21st June 2016
UCFB student Joe Enright on why he chose Snapchat to capture finals weekend at Roland Garros
Two UCFB students had the privilege of attending the finals weekend of the French Open in Paris this month to analyse the culture of the event and how it’s organised, as well as assess the event’s sponsorship, marketing, and fan experience.
Whilst there, UCFB Wembley BA (Hons) Football Business & Marketing students Joe Enright and Joe Thompson documented their time using Snapchat, the social media that allows users to glimpse videos and pictures of an event for a few seconds before it disappears.
Excitingly, the pair created a Snapchat story which was seen by over 3.5 million people after it was picked up by Snapchat bosses and added to their own story after Novak Djokovic defeated Andy Murray in the men’s final.
Here, Joe Enright explains how they used the platform and how it’s transforming the way viewers watch sport.
“Ever since September 2011, when Snapchat first hit the digital world, it has continued to grow at an incredible rate. The latest figures show Snapchat has a daily active user count of over 150 million people, so it was only a matter of time before Snapchat entered the world of live sport. Its impact has been unprecedented.
“Sport has quickly embraced the new social media platform, from Premier League teams to individual sporting stars. It is now universally frowned upon if your sporting property is not sharing their snaps with their followers and supporters. The USP (Unique Selling Point) that has seen Snapchat become a firm favourite in sport is its ability to show supporters footage that would not be traditionally aired on live television. For example, footage from the training ground, player takeovers and further behind the scenes exclusive clips
“The significant advantage that Snapchat currently possesses over its counterparts, such as Twitter, is that for an allotted time it has the users’ full attention. Due to its format, the Snapchat will disappear in under ten seconds – with this in mind users must absorb the information quickly before they miss it. In the same light, this allows the users to keep up to date in real time, without having to read through a post or article. Most importantly the app offers its users a fun, interactive image that is exclusively unique to the platform.
“There is a real global interest within sport and the digital and broadcasting worlds with regards to where the expansion of Snapchat could lead. Will Snapchat replace traditional broadcasting companies? Will there be any need for television subscriptions with the rise of live streaming apps? Are there any copyright infringements to consider? This links directly to my BA (Hons) Football Business & Marketing degree that I’m about to enter my final year of at UCFB Wembley. As marketer’s we must be able to identify the latest trends, and then utilise them in order to maximise revenues or brand exposure, for example.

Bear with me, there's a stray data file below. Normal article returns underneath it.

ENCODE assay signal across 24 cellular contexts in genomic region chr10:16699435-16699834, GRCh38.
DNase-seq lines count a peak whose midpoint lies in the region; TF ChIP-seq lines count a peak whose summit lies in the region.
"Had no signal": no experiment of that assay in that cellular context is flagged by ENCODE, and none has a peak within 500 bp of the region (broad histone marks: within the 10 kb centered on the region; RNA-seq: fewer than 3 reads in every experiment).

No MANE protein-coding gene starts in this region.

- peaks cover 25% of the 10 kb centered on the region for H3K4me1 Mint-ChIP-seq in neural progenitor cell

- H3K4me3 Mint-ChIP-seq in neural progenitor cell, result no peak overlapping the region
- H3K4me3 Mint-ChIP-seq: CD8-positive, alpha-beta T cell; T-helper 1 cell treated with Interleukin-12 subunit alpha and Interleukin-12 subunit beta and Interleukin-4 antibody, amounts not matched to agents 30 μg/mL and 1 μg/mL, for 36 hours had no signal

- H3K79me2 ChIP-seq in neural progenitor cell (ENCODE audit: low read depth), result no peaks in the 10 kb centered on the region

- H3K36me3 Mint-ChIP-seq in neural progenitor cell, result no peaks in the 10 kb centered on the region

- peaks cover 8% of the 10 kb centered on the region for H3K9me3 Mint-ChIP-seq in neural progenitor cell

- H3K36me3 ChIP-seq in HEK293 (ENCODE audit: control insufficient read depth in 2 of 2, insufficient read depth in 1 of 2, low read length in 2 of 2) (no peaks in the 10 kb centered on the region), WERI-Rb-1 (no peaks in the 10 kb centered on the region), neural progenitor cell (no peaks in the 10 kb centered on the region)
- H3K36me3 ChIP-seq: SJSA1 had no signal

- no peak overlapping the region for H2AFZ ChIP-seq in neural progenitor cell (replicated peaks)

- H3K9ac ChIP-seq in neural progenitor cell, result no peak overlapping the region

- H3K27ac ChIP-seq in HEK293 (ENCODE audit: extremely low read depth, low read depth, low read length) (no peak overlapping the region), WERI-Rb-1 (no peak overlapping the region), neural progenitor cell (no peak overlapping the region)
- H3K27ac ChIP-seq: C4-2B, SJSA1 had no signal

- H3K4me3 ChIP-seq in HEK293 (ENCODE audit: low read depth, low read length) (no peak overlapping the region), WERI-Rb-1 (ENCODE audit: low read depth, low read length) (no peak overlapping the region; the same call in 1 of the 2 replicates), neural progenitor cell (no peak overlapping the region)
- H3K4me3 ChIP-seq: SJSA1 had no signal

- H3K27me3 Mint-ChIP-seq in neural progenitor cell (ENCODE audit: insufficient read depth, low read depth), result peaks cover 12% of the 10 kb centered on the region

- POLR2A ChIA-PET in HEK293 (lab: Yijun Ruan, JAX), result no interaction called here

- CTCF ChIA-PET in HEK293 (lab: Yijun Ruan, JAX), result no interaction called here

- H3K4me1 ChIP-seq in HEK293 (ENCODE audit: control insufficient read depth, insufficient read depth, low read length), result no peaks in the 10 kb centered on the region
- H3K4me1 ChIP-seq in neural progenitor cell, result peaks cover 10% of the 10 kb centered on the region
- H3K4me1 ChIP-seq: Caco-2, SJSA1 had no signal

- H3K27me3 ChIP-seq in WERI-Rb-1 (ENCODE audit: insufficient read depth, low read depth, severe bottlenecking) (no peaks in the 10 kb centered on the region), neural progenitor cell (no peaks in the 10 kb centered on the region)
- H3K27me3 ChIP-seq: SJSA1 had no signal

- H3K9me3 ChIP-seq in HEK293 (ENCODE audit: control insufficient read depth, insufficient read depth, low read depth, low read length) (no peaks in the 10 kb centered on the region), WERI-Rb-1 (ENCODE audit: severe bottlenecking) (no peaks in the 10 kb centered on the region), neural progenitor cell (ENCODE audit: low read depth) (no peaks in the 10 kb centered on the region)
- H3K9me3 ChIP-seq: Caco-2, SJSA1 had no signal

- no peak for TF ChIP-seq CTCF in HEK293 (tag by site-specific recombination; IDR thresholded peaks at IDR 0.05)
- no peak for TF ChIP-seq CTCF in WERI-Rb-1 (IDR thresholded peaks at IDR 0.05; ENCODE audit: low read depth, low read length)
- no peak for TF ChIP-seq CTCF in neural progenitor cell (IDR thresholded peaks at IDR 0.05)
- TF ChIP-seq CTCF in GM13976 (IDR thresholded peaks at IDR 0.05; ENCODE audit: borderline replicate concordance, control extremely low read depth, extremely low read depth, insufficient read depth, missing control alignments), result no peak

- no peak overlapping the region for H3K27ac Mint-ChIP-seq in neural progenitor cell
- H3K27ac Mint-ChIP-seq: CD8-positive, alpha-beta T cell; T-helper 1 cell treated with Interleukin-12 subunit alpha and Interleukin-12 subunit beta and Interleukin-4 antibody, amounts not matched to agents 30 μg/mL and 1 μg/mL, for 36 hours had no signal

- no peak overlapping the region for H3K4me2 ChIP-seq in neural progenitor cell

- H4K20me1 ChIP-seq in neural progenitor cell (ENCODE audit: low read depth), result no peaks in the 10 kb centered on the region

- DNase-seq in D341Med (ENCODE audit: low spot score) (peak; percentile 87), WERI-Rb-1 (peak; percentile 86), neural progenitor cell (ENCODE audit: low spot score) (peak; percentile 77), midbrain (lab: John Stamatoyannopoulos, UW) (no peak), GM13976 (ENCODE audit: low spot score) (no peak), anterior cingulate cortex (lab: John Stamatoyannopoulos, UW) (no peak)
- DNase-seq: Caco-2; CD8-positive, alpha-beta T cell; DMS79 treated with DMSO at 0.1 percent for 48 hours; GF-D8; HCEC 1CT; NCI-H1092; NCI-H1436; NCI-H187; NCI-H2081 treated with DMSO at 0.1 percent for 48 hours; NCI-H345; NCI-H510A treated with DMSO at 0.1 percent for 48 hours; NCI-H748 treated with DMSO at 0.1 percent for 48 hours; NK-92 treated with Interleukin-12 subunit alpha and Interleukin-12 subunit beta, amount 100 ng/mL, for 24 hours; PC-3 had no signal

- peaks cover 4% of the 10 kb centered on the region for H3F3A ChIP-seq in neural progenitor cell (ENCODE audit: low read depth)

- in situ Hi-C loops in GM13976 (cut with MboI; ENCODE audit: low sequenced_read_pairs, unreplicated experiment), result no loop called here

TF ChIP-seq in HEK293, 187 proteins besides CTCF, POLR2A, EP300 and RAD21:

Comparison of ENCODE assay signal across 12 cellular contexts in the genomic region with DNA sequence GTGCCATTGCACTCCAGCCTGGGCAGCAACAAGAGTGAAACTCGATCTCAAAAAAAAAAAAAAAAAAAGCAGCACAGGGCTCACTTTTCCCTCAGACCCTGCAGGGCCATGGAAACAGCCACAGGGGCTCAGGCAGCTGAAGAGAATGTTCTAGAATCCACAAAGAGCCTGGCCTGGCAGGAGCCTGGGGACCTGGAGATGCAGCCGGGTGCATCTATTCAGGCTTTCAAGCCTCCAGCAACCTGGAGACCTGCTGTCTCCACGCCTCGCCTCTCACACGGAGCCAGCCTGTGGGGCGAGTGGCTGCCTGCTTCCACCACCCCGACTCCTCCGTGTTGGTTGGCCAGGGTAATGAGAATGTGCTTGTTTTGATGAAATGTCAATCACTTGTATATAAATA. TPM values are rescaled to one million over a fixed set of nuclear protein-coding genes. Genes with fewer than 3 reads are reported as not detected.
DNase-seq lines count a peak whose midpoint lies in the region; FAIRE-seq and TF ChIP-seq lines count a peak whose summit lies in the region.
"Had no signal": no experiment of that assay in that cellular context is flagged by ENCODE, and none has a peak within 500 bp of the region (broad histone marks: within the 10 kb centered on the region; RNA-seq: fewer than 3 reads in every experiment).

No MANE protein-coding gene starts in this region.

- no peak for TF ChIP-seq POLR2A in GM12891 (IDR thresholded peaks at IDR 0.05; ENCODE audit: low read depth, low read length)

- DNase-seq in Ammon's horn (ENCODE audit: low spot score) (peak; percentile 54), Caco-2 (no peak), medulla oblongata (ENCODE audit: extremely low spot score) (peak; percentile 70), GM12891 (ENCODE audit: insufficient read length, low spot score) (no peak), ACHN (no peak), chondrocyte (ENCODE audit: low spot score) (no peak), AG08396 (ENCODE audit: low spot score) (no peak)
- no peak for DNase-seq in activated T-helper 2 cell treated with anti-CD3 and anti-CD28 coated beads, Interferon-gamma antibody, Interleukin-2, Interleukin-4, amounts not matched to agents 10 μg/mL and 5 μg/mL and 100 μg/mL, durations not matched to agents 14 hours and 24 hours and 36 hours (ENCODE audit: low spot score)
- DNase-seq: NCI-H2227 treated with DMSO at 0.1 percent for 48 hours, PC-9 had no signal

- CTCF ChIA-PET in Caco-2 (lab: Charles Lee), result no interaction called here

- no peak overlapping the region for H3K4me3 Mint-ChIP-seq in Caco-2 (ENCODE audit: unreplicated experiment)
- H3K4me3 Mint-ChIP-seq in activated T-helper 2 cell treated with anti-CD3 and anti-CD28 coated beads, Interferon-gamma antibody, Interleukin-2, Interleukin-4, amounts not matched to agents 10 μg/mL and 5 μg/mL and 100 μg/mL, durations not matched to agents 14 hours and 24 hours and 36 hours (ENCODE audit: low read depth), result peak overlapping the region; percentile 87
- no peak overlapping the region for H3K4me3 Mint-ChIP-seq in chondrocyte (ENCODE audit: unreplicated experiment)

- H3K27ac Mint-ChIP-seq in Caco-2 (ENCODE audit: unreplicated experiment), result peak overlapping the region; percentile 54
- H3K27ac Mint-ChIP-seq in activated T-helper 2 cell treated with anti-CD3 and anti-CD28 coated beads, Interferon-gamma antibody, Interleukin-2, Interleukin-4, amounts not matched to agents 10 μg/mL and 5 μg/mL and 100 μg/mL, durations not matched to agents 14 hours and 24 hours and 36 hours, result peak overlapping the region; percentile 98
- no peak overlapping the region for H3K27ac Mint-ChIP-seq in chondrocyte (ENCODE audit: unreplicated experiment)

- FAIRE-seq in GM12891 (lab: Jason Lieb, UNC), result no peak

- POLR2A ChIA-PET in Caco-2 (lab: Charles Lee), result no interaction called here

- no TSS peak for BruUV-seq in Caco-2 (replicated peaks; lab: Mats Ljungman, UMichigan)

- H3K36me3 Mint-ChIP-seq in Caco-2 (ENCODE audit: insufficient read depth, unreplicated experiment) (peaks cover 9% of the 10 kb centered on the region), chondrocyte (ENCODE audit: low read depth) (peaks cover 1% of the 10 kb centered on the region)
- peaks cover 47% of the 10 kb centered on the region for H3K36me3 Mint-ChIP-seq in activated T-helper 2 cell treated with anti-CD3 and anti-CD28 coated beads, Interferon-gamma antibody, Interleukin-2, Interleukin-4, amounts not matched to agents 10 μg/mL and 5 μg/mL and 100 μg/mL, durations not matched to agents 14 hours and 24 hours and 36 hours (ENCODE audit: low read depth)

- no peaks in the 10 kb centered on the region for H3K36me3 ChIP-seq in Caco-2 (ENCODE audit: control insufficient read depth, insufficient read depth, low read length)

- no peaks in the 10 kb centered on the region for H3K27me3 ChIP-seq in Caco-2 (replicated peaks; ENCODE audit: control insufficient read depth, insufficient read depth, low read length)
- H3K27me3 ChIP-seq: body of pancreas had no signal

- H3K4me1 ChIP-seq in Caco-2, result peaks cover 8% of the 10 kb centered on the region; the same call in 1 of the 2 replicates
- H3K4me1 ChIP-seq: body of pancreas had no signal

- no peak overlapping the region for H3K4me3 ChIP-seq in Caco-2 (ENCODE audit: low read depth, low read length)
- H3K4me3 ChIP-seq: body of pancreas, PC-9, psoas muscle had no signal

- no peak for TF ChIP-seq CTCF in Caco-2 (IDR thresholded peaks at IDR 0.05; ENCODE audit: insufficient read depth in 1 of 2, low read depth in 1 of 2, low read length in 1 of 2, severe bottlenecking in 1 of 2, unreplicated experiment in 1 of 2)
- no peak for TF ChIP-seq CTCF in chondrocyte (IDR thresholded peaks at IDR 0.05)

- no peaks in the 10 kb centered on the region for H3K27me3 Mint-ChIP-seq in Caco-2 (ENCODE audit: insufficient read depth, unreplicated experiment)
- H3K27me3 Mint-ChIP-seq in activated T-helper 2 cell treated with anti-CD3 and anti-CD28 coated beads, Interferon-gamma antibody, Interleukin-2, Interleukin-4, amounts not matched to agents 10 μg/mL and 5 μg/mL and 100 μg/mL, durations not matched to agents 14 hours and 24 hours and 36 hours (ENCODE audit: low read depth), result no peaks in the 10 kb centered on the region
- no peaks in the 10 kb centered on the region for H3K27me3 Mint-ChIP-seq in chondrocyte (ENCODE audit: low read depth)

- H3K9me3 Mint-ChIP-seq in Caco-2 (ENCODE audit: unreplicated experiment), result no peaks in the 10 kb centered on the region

“Prior to departing for the 2016 Roland Garros finals weekend, I was intrigued as to whether or not the French Open would be embracing this new digital trend, particularly as neighbouring Grand Slam event Wimbledon had just signed a multi-year deal with Snapchat to share live moments. What I found both impressed and surprised me; the official Roland Garros Snapchat account was producing some incredibly unique content that was both entertaining and extremely engaging.
“This gave me the inspiration to use Snapchat to share my own experience of the weekend in Paris. I followed the same strategy that the official Roland Garros account used – to try and entertain my audience. This was achieved by utilising every component that Snapchat offers, in the form of added text, emojis and geo-filters. By including the additional features that I had at my disposal, I was able to engage my audience whilst also providing a fun video entry of a day at Roland Garros. Due to the variety of different engaging activities that were provided throughout the weekend within the grounds, I was able provide my audience with an array of snaps.
“Internally, around 200 people that follow the UCFB Snapchat account viewed my Snapchat story. This was fantastic as it gave current and future students exclusive footage of the possible work experience opportunities that can be achieved with UCFB. However, one of our Snapchats from the weekend was submitted to the global Snapchat story of Novak Makes History, which was subsequently viewed by 3.5 million people worldwide. This was an incredible achievement for us, as it was clear that even Snapchat itself felt that we were producing entertaining and engaging content. To have the UCFB account reach 3.5 million unique viewers was fantastic and really demonstrates that in 2016 there is a real audience that businesses and companies can reach out and market to.
“I really believe that Snapchat and live streaming is the future of news and live sport. The users’ attention is becoming more and more dependent on video and visual content, something which Snapchat is perfect for. It was evident by the number of people viewing our content from Roland Garros that it was a fantastic success, and something which UCFB can continue to utilise for future work placement opportunities.”
To view a part of the Snapchat Story please see below: